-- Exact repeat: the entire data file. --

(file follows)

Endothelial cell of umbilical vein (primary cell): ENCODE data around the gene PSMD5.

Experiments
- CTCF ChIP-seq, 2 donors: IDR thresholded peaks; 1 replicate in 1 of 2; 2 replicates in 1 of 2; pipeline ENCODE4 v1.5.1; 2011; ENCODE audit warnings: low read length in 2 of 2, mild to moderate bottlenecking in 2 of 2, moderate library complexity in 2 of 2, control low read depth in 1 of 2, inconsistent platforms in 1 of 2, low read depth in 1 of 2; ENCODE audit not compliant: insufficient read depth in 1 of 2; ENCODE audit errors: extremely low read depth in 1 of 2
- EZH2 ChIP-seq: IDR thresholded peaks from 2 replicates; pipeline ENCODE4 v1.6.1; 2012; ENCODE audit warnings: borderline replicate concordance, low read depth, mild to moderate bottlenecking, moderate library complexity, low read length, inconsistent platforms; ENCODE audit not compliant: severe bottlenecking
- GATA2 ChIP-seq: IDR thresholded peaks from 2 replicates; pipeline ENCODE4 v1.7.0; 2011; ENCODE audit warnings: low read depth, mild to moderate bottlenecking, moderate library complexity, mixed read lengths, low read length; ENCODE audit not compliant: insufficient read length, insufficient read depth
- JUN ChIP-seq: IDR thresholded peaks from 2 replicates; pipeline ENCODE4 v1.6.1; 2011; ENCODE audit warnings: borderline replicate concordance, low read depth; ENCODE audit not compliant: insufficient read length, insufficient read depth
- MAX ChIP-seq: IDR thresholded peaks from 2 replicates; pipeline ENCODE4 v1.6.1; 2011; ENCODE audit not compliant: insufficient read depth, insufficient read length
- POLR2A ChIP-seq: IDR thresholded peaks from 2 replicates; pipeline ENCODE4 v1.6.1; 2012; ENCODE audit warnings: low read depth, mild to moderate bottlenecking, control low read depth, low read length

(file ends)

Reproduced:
Endothelial cell of umbilical vein (primary cell): ENCODE data around the gene PSMD5.

Experiments
- CTCF ChIP-seq, 2 donors: IDR thresholded peaks; 1 replicate in 1 of 2; 2 replicates in 1 of 2; pipeline ENCODE4 v1.5.1; 2011; ENCODE audit warnings: low read length in 2 of 2, mild to moderate bottlenecking in 2 of 2, moderate library complexity in 2 of 2, control low read depth in 1 of 2, inconsistent platforms in 1 of 2, low read depth in 1 of 2; ENCODE audit not compliant: insufficient read depth in 1 of 2; ENCODE audit errors: extremely low read depth in 1 of 2
- EZH2 ChIP-seq: IDR thresholded peaks from 2 replicates; pipeline ENCODE4 v1.6.1; 2012; ENCODE audit warnings: borderline replicate concordance, low read depth, mild to moderate bottlenecking, moderate library complexity, low read length, inconsistent platforms; ENCODE audit not compliant: severe bottlenecking
- GATA2 ChIP-seq: IDR thresholded peaks from 2 replicates; pipeline ENCODE4 v1.7.0; 2011; ENCODE audit warnings: low read depth, mild to moderate bottlenecking, moderate library complexity, mixed read lengths, low read length; ENCODE audit not compliant: insufficient read length, insufficient read depth
- JUN ChIP-seq: IDR thresholded peaks from 2 replicates; pipeline ENCODE4 v1.6.1; 2011; ENCODE audit warnings: borderline replicate concordance, low read depth; ENCODE audit not compliant: insufficient read length, insufficient read depth
- MAX ChIP-seq: IDR thresholded peaks from 2 replicates; pipeline ENCODE4 v1.6.1; 2011; ENCODE audit not compliant: insufficient read depth, insufficient read length
- POLR2A ChIP-seq: IDR thresholded peaks from 2 replicates; pipeline ENCODE4 v1.6.1; 2012; ENCODE audit warnings: low read depth, mild to moderate bottlenecking, control low read depth, low read length